This thinking is now becoming significantly modified.

Some hospitals are adopting delirium-prevention programs, including one developed by Dr. Inouye, which adjusts schedules, light and noise to help patients sleep, ensures that patients have their eyeglasses and hearing aids, and has them walk, exercise and do cognitive activities like word games.

On a personal note, a very close relative of mine had undergone a knee replacement operation. Within a day of surgery, this elderly woman became so disoriented that she was convinced that she was being attacked by a strange man entering her room in the middle of the night. Fearing for her life, she picked up the nearest ‘weapon’ she could find – the bedside telephone – and struck the ‘intruder’ with the phone. It turned out that this ‘intruder’ was a male nurse coming to take her vitals. Hearing of this incident and shocked that this woman – my mother – would ever do such a thing (since she was the embodiment of the description -”wouldn’t hurt a fly”), my sister and I asked the hospital to check her electrolytes. It turned out that they were wildly abnormal. She was administered the necessary replacement therapy and returned to her normal, sweet self – having absolutely no memory of this incident whatsoever.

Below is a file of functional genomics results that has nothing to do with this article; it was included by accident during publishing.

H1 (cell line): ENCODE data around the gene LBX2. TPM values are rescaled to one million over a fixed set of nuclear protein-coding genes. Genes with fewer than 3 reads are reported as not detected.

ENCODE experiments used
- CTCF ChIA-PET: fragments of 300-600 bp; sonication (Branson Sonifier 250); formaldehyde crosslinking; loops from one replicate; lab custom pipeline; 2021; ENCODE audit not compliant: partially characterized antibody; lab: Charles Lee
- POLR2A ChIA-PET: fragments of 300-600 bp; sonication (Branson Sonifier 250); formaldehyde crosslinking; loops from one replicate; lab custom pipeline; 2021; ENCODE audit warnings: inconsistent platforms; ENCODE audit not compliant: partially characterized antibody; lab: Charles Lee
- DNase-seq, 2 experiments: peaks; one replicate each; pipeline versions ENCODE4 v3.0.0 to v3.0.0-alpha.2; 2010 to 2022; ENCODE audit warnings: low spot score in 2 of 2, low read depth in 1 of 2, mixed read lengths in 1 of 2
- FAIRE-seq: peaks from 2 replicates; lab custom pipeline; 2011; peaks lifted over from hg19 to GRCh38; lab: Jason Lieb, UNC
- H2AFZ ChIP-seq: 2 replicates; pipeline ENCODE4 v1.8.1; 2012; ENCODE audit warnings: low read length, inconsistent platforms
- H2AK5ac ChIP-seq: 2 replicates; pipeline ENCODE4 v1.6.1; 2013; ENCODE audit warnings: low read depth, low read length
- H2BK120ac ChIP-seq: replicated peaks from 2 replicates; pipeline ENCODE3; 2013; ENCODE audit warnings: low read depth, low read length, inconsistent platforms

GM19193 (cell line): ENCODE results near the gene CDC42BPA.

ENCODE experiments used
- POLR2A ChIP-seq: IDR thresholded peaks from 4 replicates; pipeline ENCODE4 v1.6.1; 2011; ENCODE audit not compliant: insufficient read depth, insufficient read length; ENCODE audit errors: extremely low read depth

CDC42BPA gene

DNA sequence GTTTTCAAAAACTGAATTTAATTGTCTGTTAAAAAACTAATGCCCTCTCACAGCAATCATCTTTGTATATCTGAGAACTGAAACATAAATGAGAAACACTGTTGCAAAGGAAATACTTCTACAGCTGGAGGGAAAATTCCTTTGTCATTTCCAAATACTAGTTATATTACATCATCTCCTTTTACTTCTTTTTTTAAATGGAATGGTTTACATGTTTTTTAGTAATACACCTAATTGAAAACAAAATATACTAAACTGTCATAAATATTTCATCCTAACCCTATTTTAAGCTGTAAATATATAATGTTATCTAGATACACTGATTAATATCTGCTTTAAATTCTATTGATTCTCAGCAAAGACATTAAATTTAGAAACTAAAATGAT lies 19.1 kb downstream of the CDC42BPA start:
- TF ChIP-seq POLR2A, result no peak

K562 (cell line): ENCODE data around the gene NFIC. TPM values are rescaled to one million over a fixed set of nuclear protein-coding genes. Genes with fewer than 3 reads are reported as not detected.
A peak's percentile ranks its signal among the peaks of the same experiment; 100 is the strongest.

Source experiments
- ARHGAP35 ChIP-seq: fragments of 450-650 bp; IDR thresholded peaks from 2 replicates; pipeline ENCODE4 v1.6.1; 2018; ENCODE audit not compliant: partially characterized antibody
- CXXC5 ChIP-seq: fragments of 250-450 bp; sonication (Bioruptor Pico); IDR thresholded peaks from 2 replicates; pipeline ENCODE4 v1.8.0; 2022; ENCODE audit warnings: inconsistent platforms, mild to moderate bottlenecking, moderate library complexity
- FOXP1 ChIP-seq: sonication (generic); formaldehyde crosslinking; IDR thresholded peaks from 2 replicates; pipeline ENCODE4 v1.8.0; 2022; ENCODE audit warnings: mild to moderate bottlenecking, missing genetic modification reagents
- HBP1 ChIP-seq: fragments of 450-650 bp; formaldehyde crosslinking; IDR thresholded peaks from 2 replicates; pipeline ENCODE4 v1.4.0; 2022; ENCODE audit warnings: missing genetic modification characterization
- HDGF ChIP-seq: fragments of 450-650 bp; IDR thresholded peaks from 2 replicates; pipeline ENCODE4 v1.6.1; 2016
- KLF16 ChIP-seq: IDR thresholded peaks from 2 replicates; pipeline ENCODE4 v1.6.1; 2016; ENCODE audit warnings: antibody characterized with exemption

It is no secret that as the Baby Boomer population ages, the number of people in our country over the age of 70 will soon be very significant. We can only hope that physicians such as Dr. Sharon Inouye and Dr. Malaz Boustani will continue their research and efforts to learn what can be done to minimize the incidence rate of “hospital delirium.” It is good to see recognition of this problem now exists and that the concept of “it’s OK – it will pass; they’re just confused” is becoming a thinking process of the past.